With the Geneva watch auctions having just concluded – and notching up a US$1.51 million record for a Philippe Dufour Simplicity – it’s now Hong Kong’s turn. Taking place at end November, The Hong Kong Watch Auction: XI includes a compact selection of independent watchmaking, most of which are notably affordable.
Here’s a look at a few highlights, including the prototype of the sold-out S.U.F. Sarpaneva x Moomin that will be sold to benefit charity.
The auction happens on November 29 at the JW Marriott Hotel Hong Kong, while the catalogue and online bidding are available on Phillips.com.
Perhaps the quintessential timekeeper designed by Marc Newson, the Hour Glass is a timekeeper filled with nanoballs”, tiny steel spheres that are coated in gold – specifically, a little under 1.25 million of them.
An industrial design known for his Lockheed Lounge and the work for brands like Qantas and Louis Vuitton, Mr Newson has long dabbled in designing watches and clocks. The Hour Glass was unveiled in 2010 by Ikepod, the watch brand cofounded by Mr Newson that later went bust.
It’s a single piece of glass that’s formed by hand with a blowtorch, a rigorous process that requires skill and finesse, which explains the price despite its simplicity. This Hour Glass is the smallest version in the line up, standing 15 cm high, making it a convenient object for the desk. It’s a 10-minute timer; the medium and large versions are 30- and 60- minute timers respectively.
It’s a newer example of the Hour Glass that’s produced by HG Timepiece, the company that now owns the rights to design and produce the object. It has an estimate of HK$25,000-40,000, or US$3,200-5,100, but no reserve. Additional details here.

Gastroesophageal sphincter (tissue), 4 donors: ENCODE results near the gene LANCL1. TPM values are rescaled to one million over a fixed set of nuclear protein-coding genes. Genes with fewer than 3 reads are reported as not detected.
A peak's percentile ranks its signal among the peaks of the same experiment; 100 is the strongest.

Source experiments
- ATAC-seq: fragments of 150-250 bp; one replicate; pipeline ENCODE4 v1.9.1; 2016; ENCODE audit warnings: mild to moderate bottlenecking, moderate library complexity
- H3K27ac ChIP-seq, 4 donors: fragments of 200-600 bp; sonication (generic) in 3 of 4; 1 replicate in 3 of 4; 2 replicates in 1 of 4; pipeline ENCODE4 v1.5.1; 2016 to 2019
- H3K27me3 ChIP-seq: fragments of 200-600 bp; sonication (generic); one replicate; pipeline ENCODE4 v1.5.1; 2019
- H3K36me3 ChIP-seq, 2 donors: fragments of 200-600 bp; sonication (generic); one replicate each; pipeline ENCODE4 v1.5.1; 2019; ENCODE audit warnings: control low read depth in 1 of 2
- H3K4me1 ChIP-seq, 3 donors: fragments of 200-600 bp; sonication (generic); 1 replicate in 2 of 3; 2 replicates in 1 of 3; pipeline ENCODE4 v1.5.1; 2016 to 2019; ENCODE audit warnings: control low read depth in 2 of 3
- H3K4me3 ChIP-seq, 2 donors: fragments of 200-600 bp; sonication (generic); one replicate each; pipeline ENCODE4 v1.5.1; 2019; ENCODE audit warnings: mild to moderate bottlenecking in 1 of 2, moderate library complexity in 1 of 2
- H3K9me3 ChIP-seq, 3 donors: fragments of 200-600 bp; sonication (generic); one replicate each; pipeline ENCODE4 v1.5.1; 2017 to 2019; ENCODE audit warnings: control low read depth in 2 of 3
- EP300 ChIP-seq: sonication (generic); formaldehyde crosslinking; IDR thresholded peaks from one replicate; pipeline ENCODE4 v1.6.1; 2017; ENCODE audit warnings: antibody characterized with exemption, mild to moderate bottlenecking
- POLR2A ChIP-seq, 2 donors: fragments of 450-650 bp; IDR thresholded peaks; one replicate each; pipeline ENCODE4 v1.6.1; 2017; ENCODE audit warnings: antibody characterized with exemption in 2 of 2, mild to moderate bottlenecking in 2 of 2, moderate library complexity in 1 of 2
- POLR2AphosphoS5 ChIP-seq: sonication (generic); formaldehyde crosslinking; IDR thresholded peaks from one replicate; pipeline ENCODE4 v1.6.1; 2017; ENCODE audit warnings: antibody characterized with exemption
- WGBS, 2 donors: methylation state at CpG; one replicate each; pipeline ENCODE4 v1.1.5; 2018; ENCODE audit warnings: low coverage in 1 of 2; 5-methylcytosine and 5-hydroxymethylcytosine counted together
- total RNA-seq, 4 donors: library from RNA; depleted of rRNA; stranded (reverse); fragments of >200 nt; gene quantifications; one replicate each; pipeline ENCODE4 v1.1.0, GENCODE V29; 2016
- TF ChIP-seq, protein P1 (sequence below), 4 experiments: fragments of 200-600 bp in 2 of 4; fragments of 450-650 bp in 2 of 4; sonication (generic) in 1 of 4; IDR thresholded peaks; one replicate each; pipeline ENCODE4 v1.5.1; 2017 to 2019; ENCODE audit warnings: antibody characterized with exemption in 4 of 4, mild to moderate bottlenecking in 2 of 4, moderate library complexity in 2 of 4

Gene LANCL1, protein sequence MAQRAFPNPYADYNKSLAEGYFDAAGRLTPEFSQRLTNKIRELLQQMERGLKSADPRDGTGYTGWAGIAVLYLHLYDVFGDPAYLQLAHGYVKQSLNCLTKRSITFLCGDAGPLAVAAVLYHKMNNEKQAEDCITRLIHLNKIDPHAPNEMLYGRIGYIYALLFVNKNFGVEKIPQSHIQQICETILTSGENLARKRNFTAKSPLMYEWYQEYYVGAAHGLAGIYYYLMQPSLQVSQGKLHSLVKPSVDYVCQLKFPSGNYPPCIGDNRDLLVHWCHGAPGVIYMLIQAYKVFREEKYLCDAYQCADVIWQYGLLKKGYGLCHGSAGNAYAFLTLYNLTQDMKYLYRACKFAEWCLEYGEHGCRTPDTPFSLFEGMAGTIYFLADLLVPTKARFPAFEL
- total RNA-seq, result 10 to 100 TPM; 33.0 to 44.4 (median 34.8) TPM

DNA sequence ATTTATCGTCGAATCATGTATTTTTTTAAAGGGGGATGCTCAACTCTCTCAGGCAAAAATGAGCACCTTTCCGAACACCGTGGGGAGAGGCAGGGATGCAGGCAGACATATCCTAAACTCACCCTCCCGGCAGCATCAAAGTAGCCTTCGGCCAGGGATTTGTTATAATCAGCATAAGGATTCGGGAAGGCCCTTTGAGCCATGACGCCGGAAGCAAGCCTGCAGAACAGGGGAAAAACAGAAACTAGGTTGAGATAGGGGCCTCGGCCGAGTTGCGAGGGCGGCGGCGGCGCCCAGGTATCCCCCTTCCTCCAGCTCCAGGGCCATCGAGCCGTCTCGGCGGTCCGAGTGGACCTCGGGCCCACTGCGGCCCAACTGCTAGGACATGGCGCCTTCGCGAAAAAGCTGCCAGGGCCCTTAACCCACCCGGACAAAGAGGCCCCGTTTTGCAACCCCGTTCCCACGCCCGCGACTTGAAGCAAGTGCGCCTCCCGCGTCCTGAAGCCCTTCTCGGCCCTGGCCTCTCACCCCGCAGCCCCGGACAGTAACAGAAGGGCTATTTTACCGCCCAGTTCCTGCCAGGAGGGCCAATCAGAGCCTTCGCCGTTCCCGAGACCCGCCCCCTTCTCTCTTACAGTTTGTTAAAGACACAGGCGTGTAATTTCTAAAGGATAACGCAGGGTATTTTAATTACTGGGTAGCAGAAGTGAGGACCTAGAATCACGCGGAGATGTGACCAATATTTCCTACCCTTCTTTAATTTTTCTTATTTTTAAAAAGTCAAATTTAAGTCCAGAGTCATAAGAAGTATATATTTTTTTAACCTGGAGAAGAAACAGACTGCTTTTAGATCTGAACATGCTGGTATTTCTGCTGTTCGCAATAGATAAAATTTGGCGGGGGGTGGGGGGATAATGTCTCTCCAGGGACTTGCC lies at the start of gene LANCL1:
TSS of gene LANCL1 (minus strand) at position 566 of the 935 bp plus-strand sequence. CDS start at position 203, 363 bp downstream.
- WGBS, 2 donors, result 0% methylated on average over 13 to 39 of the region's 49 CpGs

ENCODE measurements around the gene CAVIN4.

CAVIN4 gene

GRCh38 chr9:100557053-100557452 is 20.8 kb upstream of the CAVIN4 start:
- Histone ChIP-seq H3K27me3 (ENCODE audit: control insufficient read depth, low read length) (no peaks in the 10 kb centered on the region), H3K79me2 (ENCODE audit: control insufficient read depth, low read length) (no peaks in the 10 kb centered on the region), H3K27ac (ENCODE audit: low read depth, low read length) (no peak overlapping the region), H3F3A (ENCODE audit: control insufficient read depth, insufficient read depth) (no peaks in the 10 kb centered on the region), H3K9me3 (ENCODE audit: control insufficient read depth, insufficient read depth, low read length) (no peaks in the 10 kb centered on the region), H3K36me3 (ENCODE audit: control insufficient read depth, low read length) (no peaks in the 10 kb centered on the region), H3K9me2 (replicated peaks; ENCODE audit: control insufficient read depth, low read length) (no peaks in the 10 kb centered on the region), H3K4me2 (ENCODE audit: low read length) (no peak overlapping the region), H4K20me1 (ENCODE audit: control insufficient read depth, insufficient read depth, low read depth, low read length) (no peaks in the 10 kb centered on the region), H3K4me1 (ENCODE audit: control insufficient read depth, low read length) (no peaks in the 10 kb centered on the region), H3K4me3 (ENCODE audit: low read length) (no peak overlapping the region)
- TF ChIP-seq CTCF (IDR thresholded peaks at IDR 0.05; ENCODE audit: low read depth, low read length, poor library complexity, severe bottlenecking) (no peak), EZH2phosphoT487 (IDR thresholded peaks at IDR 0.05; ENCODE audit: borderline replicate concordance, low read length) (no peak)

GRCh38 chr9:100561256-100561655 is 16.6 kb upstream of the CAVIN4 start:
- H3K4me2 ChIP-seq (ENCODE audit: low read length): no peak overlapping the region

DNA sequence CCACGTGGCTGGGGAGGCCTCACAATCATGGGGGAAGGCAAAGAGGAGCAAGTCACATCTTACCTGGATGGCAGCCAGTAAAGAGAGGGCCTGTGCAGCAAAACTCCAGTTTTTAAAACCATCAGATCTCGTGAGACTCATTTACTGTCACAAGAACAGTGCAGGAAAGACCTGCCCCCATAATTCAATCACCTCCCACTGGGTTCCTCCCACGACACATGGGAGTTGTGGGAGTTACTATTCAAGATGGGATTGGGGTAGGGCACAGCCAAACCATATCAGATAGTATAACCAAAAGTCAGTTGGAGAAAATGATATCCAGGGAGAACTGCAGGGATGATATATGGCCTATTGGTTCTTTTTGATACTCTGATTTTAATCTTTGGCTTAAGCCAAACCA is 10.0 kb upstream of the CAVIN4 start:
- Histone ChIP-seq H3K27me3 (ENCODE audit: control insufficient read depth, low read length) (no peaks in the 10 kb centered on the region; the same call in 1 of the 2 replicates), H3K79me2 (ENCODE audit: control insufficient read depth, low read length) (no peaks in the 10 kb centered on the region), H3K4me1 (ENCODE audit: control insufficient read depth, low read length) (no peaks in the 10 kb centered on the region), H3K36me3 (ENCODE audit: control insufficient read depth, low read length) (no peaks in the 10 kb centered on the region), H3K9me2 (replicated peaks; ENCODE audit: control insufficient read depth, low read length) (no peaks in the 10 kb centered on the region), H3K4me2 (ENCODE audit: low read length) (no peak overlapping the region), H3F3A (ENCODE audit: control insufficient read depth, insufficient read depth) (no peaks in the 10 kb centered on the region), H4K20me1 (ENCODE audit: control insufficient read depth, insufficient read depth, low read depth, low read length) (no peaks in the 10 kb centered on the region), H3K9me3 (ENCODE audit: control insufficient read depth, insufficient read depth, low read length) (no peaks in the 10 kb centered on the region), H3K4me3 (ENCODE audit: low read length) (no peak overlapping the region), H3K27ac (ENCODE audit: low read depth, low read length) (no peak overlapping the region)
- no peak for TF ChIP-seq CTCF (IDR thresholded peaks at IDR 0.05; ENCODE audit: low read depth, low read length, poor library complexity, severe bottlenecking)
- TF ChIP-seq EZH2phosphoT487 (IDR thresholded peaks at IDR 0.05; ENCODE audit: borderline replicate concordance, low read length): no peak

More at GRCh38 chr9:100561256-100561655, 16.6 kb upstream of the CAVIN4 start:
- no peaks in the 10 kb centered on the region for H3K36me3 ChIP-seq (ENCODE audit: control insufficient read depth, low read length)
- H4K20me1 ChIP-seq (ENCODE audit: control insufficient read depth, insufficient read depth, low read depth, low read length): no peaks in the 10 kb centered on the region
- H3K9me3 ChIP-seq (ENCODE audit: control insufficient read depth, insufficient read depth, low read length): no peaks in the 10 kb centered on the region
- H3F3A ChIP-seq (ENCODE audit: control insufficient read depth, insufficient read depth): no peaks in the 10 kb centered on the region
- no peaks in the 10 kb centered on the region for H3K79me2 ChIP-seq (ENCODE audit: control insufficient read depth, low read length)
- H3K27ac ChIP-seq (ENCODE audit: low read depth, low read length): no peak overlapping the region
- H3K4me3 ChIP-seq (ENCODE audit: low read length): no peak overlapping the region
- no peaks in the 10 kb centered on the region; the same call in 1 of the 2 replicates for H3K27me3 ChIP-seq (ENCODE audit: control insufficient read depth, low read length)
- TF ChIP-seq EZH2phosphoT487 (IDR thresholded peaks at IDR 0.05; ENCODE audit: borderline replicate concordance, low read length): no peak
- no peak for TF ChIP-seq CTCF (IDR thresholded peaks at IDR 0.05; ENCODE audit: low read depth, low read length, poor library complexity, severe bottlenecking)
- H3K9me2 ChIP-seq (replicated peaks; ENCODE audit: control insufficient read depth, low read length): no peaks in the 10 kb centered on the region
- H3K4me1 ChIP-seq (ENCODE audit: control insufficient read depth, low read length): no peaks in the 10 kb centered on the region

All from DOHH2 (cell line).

One of the most compelling watches from an independent watchmaker this year, the S.U.F. Sarpaneva x Moomin is a whimsical but artfully executed watch created to mark the 75th anniversary of the Finnish comic strip about a family of trolls. This example is the prototype that’s been donated by brand founder Stepan Sarpaneva to benefit a Finnish environmental charity.
The open-worked dial is laser-etched and finished by hand, with its crucial feature being the hand-applied Super-Luminova – in eight colours – that lights up at night.
A limited edition of 75, this example is the prototype of the series. Aside from its unnumbered case back, it is also distinguished by the slight variation of the dial. The dial surface has a more granular, matte finish, which was tweaked and refined for the production run.
This has no reserve and an estimate of HK$30,000-62,500, or US$$3,800-8,000, against the retail price of about US$5,900. Given that the original run of 75 sold out in a day, this should easily sail past the high estimate. All proceeds from its sale will be donated to #OURSEA, an initiative set up by the John Nurminen Foundation, which aims to clean up the Baltic Sea. Additional details here.
In Gerald Genta’s heyday as a leading independent watchmaker in the 1990s, its biggest achievements were highly complicated movements, but the brand was perhaps even more famous for its Fantasy watches. Starting in the late 1980s, Gerald Genta licensed the rights to use Disney characters on its watches, the best known being Mickey Mouse and friends but even Snow White and the Little Mermaid.
This is a later example of a Fantasy watch dating from 2008, from a limited edition of 80 made to mark the 25th anniversary of Tokyo Disneyland. As with most of the Disney watches, this has a retrograde display – two of them, in fact. While the jumping hours are indicated in a window, the minutes and date are on retrograde scales.